The Musical ‘Code Jamming’ Of Andrew Sorensen

Sunday Synth Jam: This video captures a talk and computer music improvisation ‘code jam’ by Andrew Sorenson at TEDxQUT.

About Andrew Sorensen

Andrew Sorensen is an artist-programmer, whose interests lie at the intersection of computer science and creative practice. Andrew is well known for creating the programming languages that he uses in live performance to generate improvised audiovisual theatre. Andrew is the author of the Impromptu and Extempore programming language environments.

9 thoughts on “The Musical ‘Code Jamming’ Of Andrew Sorensen

  1. i love this. i can see this actually getting popular as a new way to create play live.
    there will probably be a lot of people hating on this saying its not making music , but
    clearly it is. just another approach. that dude is a coding master .
    crazy awesome!!!

  2. This is amazing! Creating live from scratch could basically mean each performance of the artist can be unique. Different theme, layers, progress, melodies. That would surely increase the attendance at gigs, the anticipation alone for hearing something new and exclusive would be worth it.

  3. Wow, this is really the first live coding piece of music I really could listen to without having to think about how cool the technical side might be. It’s interesting to see that live coding in its different incarnations (there are probably more systems out there than there are active researchers in the field) is something that not only the audio-visual guys are talking about but also computer scientists. It’s an exciting field and personally I find it more intriguing than many of the controllerism type performances because with live-coding you can look at the code, (alsmot) nothing is hidden. Another step would be not to project the source code behind the performer but to make it available in real-time on a wireless network in the venue so that members of the audience can peruse the code and see how it evolves on their own personal devices without being distracted by the typing of the performer.

  4. What was especially interesting to me was to see the role that a GUI plays– because in this case it was absent. In other words, we are so used to seeing music built (even music like this) where there are virtual knobs, sliders, and menus. I can’t guess whether his work would have been sped up by having such an interface. But it was fun to see that he was choosing sounds, scales, melodic and rhythmic patterns using fairly short bits of code.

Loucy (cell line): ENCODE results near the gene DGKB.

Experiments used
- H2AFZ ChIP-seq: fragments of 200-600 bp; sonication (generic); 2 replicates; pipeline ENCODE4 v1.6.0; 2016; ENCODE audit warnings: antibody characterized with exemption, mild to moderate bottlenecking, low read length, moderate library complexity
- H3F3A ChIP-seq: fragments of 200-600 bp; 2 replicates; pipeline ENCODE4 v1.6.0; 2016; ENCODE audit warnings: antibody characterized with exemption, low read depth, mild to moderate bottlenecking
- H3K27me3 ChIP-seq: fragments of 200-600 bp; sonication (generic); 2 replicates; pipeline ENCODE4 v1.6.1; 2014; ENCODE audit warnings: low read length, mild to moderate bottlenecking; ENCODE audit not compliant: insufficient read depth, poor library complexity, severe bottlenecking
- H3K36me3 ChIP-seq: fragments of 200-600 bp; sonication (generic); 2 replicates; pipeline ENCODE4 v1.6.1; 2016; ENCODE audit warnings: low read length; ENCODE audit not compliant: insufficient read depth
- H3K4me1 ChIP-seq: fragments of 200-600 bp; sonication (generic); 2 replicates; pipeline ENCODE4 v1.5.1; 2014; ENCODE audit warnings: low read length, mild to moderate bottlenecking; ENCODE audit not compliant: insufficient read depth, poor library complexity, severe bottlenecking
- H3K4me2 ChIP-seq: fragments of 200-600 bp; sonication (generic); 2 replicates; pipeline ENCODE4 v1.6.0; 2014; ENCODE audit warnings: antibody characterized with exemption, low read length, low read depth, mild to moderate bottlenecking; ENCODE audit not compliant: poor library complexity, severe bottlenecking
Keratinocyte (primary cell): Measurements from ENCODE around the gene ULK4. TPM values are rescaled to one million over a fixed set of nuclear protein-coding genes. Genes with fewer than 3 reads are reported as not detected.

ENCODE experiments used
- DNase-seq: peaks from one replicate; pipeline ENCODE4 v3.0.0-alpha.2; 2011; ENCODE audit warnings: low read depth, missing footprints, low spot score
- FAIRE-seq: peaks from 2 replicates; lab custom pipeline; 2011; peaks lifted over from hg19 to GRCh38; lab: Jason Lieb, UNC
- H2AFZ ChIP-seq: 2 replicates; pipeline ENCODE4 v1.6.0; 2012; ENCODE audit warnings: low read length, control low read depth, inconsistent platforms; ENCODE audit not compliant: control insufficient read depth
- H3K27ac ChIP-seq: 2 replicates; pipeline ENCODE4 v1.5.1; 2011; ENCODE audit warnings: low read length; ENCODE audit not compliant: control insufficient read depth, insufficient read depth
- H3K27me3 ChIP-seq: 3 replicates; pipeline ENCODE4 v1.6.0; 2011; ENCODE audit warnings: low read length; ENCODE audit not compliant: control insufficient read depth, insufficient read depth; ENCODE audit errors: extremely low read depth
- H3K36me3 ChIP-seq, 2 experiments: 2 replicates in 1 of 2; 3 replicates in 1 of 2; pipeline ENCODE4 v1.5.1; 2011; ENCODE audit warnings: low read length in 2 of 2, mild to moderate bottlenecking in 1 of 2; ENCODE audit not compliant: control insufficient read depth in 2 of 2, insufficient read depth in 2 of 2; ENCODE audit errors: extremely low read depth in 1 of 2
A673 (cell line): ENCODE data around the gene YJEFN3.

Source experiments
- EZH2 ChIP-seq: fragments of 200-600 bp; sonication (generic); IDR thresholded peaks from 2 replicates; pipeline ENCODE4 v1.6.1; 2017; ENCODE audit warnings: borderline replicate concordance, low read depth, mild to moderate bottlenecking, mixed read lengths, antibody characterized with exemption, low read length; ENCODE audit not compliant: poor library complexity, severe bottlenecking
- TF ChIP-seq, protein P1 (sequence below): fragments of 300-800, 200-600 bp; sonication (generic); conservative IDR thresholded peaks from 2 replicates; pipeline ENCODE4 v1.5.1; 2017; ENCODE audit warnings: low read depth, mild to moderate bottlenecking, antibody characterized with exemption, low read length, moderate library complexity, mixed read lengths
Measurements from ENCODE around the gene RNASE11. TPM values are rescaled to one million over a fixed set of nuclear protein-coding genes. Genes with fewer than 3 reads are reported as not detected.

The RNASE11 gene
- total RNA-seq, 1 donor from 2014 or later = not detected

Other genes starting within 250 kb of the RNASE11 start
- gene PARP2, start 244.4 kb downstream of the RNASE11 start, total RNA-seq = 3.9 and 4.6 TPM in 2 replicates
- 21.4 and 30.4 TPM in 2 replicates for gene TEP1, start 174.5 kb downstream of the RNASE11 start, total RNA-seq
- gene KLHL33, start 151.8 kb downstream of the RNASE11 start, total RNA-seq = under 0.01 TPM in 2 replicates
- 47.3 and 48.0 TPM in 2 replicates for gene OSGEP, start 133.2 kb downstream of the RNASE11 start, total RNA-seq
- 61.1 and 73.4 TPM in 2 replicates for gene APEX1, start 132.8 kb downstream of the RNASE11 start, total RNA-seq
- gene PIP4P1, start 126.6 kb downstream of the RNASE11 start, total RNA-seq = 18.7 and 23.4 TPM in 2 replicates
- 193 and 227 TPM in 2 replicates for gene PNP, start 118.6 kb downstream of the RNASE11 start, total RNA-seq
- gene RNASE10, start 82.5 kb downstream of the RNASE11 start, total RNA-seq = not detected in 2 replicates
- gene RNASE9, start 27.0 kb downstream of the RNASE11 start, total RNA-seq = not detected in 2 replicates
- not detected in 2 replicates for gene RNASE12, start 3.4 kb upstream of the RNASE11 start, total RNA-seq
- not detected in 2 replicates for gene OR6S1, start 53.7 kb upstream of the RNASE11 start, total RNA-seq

5. (squints and says) “Not sure if brilliant or just creepy.” Actually, it was a nice piece of music and an impressive way to get there. What brings out my gadfly is trying to see a line between technical adeptness and the point at which you can “shred” in real-time. The things that make musical play easy also make it TOO easy, IMO. I want to hear heat and sweat that seem to go missing when someone is playing only 4 OctaTracks. Sometimes it has far more energy than passion.

    I internally argue with my own views about all of this regularly, because I couldn’t have my own idea of fun without a computer. You can’t embrace Use A and then claim that Use C is “bad” or invalid. No one is happier than me when a new player turns a standard approach on its ear and points at a new path to explore.

    Composition-by-programming clearly has a place, but its not the method of choice if you have something like “Tarkus” in mind. Virtuosity should mean that when you are done, part of your hair is out of place.

  6. @Fungo McGurk – I kind of agree with what you are saying here whilst also disagreeing. The great animators of the early 20th Century drew everything by hand. In the 21st Century the great animators are generating incredible visuals using code. Is this a type of musical animation? I really like the way that he obviously thinks about the rules of music and the structure of different sound blocks. So technically this is really good and he creates something fantastic with it. I would love to know how easy it is to improvise in this system – how rehearsed was this particular performance?

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